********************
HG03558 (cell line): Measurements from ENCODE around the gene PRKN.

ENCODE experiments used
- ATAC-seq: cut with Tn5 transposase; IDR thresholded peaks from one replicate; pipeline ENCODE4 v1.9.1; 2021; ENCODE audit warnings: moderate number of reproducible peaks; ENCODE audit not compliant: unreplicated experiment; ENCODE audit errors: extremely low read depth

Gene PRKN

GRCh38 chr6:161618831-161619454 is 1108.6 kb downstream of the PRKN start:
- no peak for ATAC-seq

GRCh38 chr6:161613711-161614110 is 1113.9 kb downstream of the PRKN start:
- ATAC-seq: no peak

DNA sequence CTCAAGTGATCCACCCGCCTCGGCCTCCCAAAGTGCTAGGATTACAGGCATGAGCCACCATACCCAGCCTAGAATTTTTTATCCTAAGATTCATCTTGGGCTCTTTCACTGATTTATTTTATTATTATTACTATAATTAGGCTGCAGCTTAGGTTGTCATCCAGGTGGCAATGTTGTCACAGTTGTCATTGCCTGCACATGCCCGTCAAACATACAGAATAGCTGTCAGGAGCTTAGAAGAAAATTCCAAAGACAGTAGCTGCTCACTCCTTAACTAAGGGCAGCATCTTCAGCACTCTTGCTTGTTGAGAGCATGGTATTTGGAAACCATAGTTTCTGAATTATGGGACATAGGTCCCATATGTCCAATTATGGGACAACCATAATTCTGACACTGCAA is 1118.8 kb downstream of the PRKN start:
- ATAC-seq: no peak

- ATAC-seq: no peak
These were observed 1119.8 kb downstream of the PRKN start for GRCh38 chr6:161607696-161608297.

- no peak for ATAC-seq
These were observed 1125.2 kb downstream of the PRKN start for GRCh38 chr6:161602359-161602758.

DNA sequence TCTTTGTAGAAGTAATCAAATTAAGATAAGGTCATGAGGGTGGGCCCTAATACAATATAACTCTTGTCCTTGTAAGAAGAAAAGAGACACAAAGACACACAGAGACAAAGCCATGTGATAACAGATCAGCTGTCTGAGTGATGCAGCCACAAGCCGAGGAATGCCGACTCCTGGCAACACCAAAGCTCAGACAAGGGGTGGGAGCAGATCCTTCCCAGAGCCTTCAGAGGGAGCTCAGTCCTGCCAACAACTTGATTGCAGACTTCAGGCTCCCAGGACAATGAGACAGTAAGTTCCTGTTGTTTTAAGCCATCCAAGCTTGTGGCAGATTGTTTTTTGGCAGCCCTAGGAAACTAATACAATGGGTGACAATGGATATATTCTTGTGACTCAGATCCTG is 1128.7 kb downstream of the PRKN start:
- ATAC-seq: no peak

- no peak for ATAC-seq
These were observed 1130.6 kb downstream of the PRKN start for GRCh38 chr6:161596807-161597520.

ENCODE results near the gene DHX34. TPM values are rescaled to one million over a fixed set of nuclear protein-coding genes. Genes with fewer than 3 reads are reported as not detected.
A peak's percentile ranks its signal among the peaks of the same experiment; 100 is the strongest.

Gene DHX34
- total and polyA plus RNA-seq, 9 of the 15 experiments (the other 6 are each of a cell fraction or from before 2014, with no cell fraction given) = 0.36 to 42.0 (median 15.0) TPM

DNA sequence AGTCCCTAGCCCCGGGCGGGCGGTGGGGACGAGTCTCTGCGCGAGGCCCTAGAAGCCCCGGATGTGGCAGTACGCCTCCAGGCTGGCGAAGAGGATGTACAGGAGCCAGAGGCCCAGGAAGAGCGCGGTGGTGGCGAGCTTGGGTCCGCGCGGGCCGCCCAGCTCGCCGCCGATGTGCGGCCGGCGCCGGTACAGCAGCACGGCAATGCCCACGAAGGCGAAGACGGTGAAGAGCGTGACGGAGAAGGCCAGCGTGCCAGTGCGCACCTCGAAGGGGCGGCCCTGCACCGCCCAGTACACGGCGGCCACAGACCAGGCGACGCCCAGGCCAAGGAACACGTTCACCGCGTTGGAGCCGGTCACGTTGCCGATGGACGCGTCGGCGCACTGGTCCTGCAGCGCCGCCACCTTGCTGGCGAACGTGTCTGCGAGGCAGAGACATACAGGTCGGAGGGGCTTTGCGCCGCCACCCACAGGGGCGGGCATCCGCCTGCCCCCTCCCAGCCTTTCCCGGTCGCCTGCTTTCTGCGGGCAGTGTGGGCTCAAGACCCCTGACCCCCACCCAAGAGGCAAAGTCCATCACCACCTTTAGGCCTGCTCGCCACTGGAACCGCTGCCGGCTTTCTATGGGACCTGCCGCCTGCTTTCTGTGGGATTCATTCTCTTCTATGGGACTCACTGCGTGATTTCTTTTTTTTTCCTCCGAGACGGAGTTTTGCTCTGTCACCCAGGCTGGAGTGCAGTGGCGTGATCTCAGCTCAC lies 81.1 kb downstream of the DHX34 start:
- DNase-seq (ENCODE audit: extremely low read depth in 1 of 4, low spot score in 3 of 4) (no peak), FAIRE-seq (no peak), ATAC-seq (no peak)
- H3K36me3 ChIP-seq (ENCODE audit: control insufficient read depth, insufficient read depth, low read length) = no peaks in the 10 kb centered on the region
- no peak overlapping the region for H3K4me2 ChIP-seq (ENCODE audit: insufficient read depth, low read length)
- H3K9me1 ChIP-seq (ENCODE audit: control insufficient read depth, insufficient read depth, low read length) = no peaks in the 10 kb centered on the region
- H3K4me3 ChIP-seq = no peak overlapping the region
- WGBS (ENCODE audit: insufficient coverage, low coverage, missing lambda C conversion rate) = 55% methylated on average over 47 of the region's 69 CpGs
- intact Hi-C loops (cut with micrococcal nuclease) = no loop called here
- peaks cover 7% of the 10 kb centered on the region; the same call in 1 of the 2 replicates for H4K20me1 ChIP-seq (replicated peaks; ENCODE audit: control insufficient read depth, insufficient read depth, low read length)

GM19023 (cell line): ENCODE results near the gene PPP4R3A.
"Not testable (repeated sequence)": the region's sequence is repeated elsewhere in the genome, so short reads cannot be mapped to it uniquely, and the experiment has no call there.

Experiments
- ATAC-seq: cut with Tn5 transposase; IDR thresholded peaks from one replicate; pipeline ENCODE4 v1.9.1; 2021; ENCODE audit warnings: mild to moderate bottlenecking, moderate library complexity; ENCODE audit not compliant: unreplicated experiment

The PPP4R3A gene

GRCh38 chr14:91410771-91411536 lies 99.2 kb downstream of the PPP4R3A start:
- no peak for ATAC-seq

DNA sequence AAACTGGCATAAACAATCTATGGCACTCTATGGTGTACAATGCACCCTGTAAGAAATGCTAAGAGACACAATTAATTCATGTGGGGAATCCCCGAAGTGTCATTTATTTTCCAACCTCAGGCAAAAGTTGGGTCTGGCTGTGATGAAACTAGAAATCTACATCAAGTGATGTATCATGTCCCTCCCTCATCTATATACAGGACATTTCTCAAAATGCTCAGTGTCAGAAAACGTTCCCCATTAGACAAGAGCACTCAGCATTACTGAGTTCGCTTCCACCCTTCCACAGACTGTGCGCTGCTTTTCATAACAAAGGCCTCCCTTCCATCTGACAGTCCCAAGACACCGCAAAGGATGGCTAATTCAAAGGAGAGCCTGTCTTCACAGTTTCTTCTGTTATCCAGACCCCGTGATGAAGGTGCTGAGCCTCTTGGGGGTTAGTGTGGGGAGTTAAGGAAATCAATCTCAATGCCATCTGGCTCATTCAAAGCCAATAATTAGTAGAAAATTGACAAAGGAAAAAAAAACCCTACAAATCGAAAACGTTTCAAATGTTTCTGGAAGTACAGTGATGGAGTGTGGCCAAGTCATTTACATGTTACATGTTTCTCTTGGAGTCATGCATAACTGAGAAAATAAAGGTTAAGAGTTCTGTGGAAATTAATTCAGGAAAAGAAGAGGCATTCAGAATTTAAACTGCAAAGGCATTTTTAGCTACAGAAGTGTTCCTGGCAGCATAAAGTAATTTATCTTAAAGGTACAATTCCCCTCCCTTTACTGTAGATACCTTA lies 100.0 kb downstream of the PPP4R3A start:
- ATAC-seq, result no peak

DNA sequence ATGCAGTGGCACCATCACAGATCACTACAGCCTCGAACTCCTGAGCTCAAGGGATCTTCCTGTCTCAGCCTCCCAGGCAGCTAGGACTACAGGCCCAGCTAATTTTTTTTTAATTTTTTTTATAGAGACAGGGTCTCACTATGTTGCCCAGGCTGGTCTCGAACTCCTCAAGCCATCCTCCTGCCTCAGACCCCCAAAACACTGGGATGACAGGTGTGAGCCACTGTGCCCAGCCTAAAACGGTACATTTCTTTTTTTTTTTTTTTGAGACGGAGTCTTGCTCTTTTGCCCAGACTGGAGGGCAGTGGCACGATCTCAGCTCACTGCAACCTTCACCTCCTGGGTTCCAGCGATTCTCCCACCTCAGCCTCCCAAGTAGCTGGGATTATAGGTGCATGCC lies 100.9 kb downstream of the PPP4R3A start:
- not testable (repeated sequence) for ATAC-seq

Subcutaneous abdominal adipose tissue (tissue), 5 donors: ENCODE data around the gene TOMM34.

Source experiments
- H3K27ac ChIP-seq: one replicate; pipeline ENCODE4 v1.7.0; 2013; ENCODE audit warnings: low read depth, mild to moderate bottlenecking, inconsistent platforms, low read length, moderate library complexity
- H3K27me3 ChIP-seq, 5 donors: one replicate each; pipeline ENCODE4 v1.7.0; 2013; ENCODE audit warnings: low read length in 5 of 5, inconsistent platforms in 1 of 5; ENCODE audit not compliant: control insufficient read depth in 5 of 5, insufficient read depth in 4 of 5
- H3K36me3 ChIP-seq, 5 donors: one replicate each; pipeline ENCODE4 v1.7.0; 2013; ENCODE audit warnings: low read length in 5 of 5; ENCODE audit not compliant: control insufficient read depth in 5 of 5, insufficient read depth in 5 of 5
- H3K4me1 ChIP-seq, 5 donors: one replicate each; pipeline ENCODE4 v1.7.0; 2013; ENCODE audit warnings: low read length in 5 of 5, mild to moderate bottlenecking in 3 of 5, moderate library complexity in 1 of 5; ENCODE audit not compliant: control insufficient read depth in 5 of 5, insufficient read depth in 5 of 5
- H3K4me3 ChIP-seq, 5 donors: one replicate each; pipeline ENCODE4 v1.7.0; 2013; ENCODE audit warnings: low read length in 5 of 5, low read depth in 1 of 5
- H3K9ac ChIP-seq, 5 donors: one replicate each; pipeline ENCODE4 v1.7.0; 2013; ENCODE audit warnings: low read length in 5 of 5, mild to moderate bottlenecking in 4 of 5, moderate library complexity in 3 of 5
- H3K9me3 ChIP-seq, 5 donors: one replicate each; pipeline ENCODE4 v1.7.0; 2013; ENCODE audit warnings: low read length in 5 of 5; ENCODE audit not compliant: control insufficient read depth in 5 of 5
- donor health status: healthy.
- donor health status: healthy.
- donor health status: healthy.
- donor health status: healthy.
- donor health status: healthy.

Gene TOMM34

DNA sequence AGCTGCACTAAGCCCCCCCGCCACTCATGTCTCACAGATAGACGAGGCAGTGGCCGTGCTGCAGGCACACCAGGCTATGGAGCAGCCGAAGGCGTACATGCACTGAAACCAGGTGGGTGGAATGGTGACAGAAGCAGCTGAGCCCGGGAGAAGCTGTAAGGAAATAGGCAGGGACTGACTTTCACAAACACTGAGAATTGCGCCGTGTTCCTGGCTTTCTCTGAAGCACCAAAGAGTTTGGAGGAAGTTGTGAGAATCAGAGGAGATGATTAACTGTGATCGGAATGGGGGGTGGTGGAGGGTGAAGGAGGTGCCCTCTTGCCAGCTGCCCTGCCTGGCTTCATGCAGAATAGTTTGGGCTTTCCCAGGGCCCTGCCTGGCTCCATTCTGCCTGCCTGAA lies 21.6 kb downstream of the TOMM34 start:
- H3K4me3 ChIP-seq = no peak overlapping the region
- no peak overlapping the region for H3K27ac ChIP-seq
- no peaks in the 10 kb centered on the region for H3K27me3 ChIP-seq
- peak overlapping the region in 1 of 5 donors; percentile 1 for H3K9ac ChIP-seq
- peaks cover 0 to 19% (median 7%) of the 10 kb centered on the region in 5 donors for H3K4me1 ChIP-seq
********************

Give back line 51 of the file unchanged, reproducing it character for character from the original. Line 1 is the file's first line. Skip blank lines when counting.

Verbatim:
- H3K9me3 ChIP-seq, 5 donors: one replicate each; pipeline ENCODE4 v1.7.0; 2013; ENCODE audit warnings: low read length in 5 of 5; ENCODE audit not compliant: control insufficient read depth in 5 of 5